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Lyoto Machida vs. Dan Henderson: How Good (Or Bad) Will This Fight Be?

Alexander MetalisContributor IIIJanuary 6, 2013

Lyoto Machida vs. Dan Henderson: How Good (Or Bad) Will This Fight Be?

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    UFC fans are abuzz with excitement for UFC 157's co-main event featuring Dan Henderson and Lyoto Machida.

    The buzz is understandable: “The Dragon” and “Hendo” are among the most popular and exciting fighters in MMA, and the outcome of their clash will leave an indelible and momentous impact on the legacy of each fighter and the future of their division.

    The excitement surrounding Machida vs. Henderson, however, is tempered by the probability that their fight won't be extremely exciting. Or will it?

    Here is a breakdown of the factors that could make Henderson-Machida either scintillating or drab. Feel free to post your expectations for the fight in the comments section below!

Why This Fight Might Suck

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    The fight may seem to be a glittering attraction, but it's not farfetched to predict that Henderson vs. Machida won't be exciting. In fact, in the likely event that Machida employs a tactical, conservative gameplan against “Hendo,” their confrontation may yield more boos than cheers. 

    Machida's style isn't inherently boring; on the contrary. In recent memory, however, the expert eluder has been hesitant to engage power punchers. A salient example was Machida vs. Rampage Jackson, a fight in which Machida was rendered stiff for two whole rounds by the fearful prospect of tasting Rampage's power.

    Although he dominated the third round, “The Dragon” landed just three head punches in the first two rounds combined. If Rampage's power disarmed Machida, Henderson's monstrous punches could easily pacify the karate master, thereby creating a defensive battle of attrition. 

    Expect Machida to devise a tactful gameplan to hex the chances of brawling with Henderson.

    While Henderson vs. Machida has potential to be a masterpiece, it's not a strain to imagine the fight being ho-hum, too. A reasonable outcome is: Machida will pay befitting respect to Henderson's punching power by withdrawing from punching range.

    From very safe kicking range, Machida will pepper the slower man with kicks without taking needless risks, lest “the H-bomb” expunge Machida's mortal soul.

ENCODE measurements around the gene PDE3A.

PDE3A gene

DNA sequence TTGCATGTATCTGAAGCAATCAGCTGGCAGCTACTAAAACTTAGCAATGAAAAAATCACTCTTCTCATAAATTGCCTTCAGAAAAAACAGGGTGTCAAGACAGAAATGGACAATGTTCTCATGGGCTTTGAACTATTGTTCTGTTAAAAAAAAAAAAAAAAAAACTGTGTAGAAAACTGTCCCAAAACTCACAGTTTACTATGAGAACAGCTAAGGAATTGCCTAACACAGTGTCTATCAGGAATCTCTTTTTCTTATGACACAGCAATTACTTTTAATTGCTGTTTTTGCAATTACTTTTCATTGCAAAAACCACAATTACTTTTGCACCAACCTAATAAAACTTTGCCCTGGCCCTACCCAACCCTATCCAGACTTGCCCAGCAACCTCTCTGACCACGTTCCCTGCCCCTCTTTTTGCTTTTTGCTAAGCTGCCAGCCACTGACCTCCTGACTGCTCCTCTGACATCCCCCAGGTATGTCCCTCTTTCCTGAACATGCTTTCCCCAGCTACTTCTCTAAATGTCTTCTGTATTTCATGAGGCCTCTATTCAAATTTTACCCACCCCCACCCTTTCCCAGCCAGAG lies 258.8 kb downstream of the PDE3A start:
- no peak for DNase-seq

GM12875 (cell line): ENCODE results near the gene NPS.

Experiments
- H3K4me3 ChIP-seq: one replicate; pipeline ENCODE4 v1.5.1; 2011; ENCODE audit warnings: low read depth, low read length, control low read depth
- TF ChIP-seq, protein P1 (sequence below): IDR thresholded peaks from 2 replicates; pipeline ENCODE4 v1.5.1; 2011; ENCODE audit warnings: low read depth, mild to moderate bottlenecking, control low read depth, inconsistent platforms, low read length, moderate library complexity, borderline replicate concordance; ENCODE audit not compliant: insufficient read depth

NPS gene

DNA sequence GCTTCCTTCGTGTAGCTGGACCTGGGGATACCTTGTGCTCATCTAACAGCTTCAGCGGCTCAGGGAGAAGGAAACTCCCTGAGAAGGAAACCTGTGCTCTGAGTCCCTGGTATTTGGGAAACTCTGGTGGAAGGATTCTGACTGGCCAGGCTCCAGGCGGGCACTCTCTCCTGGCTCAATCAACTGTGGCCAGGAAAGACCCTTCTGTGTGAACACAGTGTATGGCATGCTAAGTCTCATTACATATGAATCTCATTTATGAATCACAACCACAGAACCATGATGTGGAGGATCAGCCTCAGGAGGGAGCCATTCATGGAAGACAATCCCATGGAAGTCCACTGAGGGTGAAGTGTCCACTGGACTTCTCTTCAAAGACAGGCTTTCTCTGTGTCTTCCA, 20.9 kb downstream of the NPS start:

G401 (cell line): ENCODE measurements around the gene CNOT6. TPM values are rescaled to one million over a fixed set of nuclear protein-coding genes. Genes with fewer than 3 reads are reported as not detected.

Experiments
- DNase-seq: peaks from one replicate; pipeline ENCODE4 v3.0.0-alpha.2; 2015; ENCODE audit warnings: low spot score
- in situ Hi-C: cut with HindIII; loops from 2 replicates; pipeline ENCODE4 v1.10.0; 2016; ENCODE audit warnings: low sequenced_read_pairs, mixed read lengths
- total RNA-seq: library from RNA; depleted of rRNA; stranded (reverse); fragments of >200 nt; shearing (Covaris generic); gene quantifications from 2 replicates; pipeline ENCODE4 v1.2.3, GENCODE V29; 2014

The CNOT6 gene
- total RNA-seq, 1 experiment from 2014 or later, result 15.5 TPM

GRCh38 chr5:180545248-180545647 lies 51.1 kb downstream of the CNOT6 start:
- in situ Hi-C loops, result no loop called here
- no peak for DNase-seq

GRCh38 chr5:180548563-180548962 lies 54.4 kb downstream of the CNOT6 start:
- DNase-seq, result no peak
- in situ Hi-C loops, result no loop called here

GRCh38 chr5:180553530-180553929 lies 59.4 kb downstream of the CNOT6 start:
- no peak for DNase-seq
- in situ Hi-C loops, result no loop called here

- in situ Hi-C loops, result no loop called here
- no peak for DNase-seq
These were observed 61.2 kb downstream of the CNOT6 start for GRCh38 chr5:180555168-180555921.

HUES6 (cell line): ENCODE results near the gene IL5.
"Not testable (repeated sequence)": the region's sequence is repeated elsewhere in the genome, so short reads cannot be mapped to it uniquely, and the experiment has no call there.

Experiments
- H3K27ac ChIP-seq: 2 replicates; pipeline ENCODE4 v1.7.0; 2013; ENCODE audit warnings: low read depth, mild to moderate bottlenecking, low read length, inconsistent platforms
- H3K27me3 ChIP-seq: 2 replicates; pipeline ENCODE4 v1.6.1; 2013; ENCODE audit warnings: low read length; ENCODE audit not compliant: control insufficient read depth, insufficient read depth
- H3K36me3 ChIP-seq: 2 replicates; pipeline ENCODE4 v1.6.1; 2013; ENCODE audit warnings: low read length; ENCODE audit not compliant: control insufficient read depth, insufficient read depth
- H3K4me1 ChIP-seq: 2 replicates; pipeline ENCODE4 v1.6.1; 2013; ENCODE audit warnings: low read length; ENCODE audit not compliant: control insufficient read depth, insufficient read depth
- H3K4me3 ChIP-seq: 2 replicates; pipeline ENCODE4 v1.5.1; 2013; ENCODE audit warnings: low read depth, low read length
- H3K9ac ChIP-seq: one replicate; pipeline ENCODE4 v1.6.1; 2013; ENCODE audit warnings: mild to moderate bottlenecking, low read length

Like his first round against Ryan Bader, Machida will probe, move, and strike sparingly without getting hit, leading to a tame, clinical unanimous decision for Machida. Groans and jeers follow. 

    Or...

Why This Fight Might Rock

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    Don't trip. There are some reasons to believe that Henderson and Machida will deliver an awesome fight.

    Firstly, their fight is scheduled for only three rounds, which will entice Machida and Henderson to betray thoughts of conservative pacing.

    While this fight deserves to be a five-round attraction, restricting it to three rounds should be more conducive to urgent action. Time restraints don't reward timidity, as Machida learned from the failure of his passive strategy against Rampage Jackson.

    Furthermore, in a three-round fight, Henderson's gas tank won't be given a chance to sputter in the “championship rounds,” a deficiency of Henderson's that enabled Shogun Rua to keep Dan under his thumb in the fourth and fifth rounds of their fight. Machida and Henderson should be fresh throughout the fight.

    Moreover, Henderson vs. Machida could easily supply a violent finish because each man possesses the ability to finish a fight instantly...with flair, too. The tension will be palpable knowing that either legend, in a flash, could dispatch the other with a single strike.

    Their contrasting styles and personalities will also provide an intriguing spectacle: Hendo, the heroic brawler with hellacious raw power, squaring off with Machida, the nimble wizard with unerring accuracy. The juxtaposition of their styles will be a marvel in and of itself.

    Yet another reason to invest hope in this fight is that both fighters will enter the Octagon on Feb. 23 with wills ignited by desperation. In fact, the implications of this fight are enormous for both.

    Age is creeping on Henderson, whose contendership will be waived if he can't beat Machida. The cementation of Dan's legacy and his title hopes rely on beating Machida at UFC 157. He's running out of time to capture the strap; he has to fight like a man without time to waste.

    Machida's desperation is also dire. He must win in order to guard his revered status in the light-heavyweight division and to remain in contention for the belt.

    If he loses, however, Machida will be far-removed from his desired rematch with Jon Jones, thus he will have to reinvent his identity in the UFC.

    Oh yes, both men have powerful motivations to help inspire them to a command performance on Feb. 23.

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